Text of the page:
After two days of anticipation, the weather turned nasty just when it looked like Columbia would remain ice-free.
On a day when Columbia Public Schools let out early because of the threat of ice, freezing temperatures remained just to the north until about nightfall.
It didn’t take long for a mix of freezing rain, sleet and ice pellets to make roads slick.
Henry Hancox of A-1 Express stopped taking calls for his Columbia taxi company at 6 p.m.
“When my drivers tell me they’re sliding all over the road, it’s in everybody’s best interest to stay off the roads,” he said.
By 8 p.m., the wintry mix had ended and city public works supervisor Charlie Enochs said road crews were being sent home.
Cold air behind the storm was forecast to keep temperatures in the low 20s today before rebounding into the 40s on Friday.
The winter weather was part of a huge storm that spread ice and snow from the Rockies to the Northeast on Wednesday, snarling highway and airline traffic and snapping power lines serving tens of thousands of people.
Nearly 100,000 electric customers, many in the Wichita area, were without power Wednesday following the storm that coated a large swath of Missouri and Kansas with a layer of ice.
Westar Energy Inc. said thousands could be in the dark for more than a week.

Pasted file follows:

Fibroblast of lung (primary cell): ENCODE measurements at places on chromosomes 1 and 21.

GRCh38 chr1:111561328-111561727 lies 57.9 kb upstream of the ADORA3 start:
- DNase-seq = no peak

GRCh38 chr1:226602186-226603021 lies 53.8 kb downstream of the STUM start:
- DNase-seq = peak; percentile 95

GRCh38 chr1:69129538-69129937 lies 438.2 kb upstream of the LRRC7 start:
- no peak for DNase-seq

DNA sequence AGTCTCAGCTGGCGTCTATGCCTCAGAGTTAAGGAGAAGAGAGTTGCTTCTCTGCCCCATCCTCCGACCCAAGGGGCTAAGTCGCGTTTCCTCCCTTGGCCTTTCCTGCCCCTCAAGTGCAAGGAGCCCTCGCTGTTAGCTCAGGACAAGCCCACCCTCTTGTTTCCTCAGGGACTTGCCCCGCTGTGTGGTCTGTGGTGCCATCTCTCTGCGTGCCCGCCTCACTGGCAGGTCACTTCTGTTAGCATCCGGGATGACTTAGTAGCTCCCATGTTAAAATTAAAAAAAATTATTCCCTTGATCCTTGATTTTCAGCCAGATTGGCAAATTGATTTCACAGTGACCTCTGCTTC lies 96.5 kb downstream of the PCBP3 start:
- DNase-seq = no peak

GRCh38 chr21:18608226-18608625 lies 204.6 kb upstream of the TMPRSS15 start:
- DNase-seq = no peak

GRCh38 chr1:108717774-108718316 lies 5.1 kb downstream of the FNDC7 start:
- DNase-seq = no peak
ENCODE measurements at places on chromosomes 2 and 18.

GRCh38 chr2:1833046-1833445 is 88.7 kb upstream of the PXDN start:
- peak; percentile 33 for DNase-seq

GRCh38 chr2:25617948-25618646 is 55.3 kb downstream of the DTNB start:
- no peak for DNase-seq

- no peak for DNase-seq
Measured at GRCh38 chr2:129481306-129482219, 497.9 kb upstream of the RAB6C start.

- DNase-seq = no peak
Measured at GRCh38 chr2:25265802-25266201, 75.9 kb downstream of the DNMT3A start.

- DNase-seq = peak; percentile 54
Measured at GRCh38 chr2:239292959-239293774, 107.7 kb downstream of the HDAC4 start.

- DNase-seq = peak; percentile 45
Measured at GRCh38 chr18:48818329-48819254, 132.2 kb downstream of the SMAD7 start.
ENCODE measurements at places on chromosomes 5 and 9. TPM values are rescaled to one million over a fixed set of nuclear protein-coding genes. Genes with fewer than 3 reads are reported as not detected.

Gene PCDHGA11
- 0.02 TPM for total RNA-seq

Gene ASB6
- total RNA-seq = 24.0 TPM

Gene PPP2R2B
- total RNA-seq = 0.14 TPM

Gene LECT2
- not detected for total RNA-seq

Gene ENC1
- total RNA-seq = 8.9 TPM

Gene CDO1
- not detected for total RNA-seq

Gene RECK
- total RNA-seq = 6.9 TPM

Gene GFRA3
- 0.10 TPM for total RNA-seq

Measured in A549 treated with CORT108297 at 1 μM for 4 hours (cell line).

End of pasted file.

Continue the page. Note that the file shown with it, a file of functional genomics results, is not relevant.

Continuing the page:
“Damage is very widespread,” said Westar spokeswoman Gina Penzig. “We have lines down, tree limbs down and a few instances of poles being broken that will have to be reset.”
In the Kansas City area, 30,000 customers of Kansas City Power & Light still were without electricity Wednesday afternoon.
Meanwhile, the search continued for a rural Noel couple missing since Tuesday morning in southwest Missouri. Their car apparently was swept from the road by a flash flood in the storm’s early hours.
Before the ice, flooding was the main problem in the Columbia area after more than 2 inches of rain in the past two days.
Several roads were closed, including Wilcox Road just north of Columbia, where a woman was rescued when her pickup was stranded in 3 feet of water early Wednesday morning.
The Associated Press contributed to this report.